Take the 2-minute tour ×
Stack Overflow is a question and answer site for professional and enthusiast programmers. It's 100% free, no registration required.

I used to code in C language in the past and I found the scanf function very useful. Unfortunately, there is no equivalent in C#.

I am using using it to parse semi-structured text files.

I found an interresting example of scanf implementation here. Unfortunately, it looks old and incomplete.

Does anyone know a scanf C# implementation ? Or at least something that would work as a reversed string.Format?

share|improve this question

7 Answers 7

up vote 5 down vote accepted

If regular expressions aren't working for you, I've just posted a sscanf() replacement for .NET. The code can be viewed and downloaded at http://www.blackbeltcoder.com/Articles/strings/a-sscanf-replacement-for-net.

share|improve this answer
    
That is an evil hack imho, you had better use regex group matching. This is the .net equivalent of sscanf and even better. See post below. –  jurik Jun 18 at 14:14
    
@jurik: I suppose it would be too much to ask you to back up your statement? Regex is great, and you can use it if you like. But how is implementing scanf in C# a "hack"? That's just being critical about something you don't like. That doesn't make it a hack. For goodness sake, have a little tolerance for people who might decide to do something differently than you like to do it. –  Jonathan Wood Jun 18 at 15:09
    
ok i might have come in a little strong without decent proof, but let me try to exlain. I have found this thread some time ago and after looking at the code I did not want to use it in production. It somehow felt like if the .net platform wanted to use scanf, it would have incorporated it. So i looked further and found the example i needed. It is the exact same functionality as sscanf but without custom code. I did not mean to offend you or your solution, i am sorry. I actually like hacks very much. Sometime it is necescary. –  jurik Jun 19 at 6:28
    
@jurik: RegEx does much more, so I can certainly understand people preferring it. The main reason I wrote scanf for C# was to make it easier for developers porting C code, and for people familiar with scanf syntax but not familiar with regex. –  Jonathan Wood Jun 19 at 13:54
    
@jonahthan, in that case. Nice one! porting is so much easier if at least the basics are covered. –  jurik Jun 20 at 10:59

Since the files are "semi-structured" can't you use a combination of ReadLine() and TryParse() methods, or the Regex class to parse your data?

share|improve this answer
    
Sure I could :) However, scanf is so confortable and handy compared to regex. I am pretty sure it worth the effort. –  Larry Jan 23 '09 at 7:57
2  
Regex is not so bad. Download one of the free tools (like Expresso) and regexes are mu7ch easier to create and use. –  Mitch Wheat Jan 23 '09 at 7:59
    
Thank you for the hint –  Larry Jan 23 '09 at 8:04
    
Personally I hate scanf(): regexes give you so much more control & flexibility, it's worth learning the basics at least. I learned regexes in my Perl programming days & loved them, so I was overjoyed to find Regex in .NET. –  AAT Sep 11 '09 at 10:46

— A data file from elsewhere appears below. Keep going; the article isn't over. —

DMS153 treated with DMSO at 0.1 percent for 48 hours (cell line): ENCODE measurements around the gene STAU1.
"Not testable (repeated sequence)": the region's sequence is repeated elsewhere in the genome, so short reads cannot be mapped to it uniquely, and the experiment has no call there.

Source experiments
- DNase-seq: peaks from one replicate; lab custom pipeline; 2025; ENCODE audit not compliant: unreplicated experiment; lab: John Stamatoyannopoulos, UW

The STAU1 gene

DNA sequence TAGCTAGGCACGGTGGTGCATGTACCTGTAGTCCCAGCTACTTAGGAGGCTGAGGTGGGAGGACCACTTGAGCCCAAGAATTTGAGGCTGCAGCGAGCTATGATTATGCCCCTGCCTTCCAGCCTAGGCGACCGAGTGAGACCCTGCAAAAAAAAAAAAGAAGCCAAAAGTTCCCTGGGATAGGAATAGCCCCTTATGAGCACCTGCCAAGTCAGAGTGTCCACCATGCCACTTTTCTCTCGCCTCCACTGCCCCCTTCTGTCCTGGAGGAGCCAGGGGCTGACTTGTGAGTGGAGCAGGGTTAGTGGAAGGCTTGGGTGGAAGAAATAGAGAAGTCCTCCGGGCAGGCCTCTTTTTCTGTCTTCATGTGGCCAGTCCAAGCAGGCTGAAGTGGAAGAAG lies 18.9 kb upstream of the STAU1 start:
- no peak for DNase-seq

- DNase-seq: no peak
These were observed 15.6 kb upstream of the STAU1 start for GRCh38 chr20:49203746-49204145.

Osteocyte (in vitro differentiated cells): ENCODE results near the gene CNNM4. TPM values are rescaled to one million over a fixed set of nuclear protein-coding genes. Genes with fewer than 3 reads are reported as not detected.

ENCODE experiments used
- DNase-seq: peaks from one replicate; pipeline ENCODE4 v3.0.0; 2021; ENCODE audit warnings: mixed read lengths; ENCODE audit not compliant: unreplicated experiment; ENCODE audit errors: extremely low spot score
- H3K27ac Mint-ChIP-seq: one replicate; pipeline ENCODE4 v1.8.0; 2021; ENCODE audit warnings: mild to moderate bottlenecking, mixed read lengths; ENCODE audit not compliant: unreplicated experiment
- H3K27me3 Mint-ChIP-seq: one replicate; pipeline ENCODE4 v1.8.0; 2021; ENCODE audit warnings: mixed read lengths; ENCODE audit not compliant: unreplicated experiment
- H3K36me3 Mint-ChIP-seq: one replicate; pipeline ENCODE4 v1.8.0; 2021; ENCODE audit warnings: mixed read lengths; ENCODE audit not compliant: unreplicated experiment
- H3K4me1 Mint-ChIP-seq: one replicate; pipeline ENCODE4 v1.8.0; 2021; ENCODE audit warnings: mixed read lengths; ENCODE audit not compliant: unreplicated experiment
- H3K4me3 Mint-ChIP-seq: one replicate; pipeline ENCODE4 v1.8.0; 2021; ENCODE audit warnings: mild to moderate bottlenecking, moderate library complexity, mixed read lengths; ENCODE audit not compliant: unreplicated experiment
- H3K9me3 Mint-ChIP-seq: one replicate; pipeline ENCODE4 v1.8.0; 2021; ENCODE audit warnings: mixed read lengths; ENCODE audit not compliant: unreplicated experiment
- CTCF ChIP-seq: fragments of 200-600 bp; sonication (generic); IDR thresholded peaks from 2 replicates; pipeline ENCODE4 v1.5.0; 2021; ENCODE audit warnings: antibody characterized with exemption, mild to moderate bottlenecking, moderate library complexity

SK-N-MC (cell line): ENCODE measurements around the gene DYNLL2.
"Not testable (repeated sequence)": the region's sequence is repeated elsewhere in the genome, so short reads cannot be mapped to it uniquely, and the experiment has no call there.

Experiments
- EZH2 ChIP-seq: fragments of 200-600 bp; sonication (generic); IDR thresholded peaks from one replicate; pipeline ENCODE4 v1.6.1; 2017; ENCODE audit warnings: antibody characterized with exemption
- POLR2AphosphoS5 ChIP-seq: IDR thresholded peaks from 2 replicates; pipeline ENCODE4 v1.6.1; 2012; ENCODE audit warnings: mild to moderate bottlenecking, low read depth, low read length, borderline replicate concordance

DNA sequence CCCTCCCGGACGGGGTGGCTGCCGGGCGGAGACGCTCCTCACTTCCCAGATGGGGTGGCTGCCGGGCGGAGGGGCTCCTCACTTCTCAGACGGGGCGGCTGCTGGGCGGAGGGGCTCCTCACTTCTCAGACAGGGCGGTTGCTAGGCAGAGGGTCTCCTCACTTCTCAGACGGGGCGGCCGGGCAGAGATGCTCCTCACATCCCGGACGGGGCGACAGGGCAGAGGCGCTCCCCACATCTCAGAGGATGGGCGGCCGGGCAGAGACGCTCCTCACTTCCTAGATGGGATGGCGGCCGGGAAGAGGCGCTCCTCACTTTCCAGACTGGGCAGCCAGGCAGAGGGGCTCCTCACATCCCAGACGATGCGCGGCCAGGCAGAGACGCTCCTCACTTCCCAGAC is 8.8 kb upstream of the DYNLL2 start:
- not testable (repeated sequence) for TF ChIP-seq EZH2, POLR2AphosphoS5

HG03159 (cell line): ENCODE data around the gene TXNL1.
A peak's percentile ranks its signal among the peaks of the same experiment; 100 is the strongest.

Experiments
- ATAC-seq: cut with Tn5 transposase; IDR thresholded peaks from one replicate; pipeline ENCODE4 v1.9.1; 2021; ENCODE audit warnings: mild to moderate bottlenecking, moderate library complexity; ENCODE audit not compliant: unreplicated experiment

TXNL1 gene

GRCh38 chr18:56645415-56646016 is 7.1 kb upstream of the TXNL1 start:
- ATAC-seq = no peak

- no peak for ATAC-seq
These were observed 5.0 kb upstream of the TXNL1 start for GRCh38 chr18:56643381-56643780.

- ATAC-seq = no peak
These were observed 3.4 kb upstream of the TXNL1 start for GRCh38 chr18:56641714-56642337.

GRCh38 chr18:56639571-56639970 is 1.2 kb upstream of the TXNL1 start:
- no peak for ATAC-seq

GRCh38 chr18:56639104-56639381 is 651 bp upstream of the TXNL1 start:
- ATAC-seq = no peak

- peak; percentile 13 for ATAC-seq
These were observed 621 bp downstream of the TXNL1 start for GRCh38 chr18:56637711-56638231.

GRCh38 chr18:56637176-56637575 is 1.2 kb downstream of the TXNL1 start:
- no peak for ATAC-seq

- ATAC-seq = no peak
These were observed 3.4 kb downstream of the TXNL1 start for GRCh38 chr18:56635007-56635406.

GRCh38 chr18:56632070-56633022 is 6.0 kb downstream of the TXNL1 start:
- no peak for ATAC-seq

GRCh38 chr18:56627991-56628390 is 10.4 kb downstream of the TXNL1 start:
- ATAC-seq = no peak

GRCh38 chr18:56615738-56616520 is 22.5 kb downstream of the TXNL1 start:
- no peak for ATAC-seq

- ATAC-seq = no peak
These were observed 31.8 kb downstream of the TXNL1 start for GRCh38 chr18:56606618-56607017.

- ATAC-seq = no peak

1  
I am currently using a SScanf() open source in this link... try it out blackbeltcoder.com/Articles/strings/… –  Dhanasekar S M Oct 31 '12 at 12:20

You can use scanf directly from C runtime libraries, but this can be difficult if you need to run it with different parameters count. I recommend you to regular expressions for you task or describe that task here, maybe there is another ways.

share|improve this answer
    
Ow, I have no clue about how to use directly C runtime libraries. I'd rather avoid it and stick to regexes instead. –  Larry Jan 23 '09 at 8:18

There is good reason why a scanf like function is missing from c#. It's very prone to error, and not flexible. Using Regex is much more flexible and powerful.

Another benefit is that it's easier to reuse throughout your code if you need to parse the same thing in different parts of the code.

share|improve this answer

I think you want the C# library functions either Parse or Convert.

// here's an example of getting the hex value from a command line 
// program.exe 0x00080000

static void Main(string[] args)
{
    int value = Convert.ToInt32(args[1].Substring(2), 16);
    Console.Out.WriteLine("Value is: " + value.ToString());
}
share|improve this answer

I have found a better solution than using sscanf from C or some rewritten part by someone (no offence)

http://msdn.microsoft.com/en-us/library/63ew9az0.aspx have a look at this article, it explains how to make named groups to extract the wanted data from a patterned string. Beware of the little error in the article and the better version below. (the colon was not part of the group)

using System;
using System.Text.RegularExpressions;

public class Example
{
   public static void Main()
   {
      string url = "http://www.contoso.com:8080/letters/readme.html";
      Regex r = new Regex(@"^(?<proto>\w+)://[^/]+?(?<port>:\d+)?/",RegexOptions.None, TimeSpan.FromMilliseconds(150));
      Match m = r.Match(url);
      if (m.Success)
         Console.WriteLine(r.Match(url).Result("${proto}:${port}")); 
   }
}
// The example displays the following output: 
//       http:8080
share|improve this answer

You could use System.IO.FileStream, and System.IO.StreamReader, and then parse from there.

share|improve this answer
    
Yes, this is a mandatory condition to use ReadLine as Mitch Wheat suggested. –  Larry Jan 23 '09 at 8:17

Your Answer

 
discard

By posting your answer, you agree to the privacy policy and terms of service.

Not the answer you're looking for? Browse other questions tagged or ask your own question.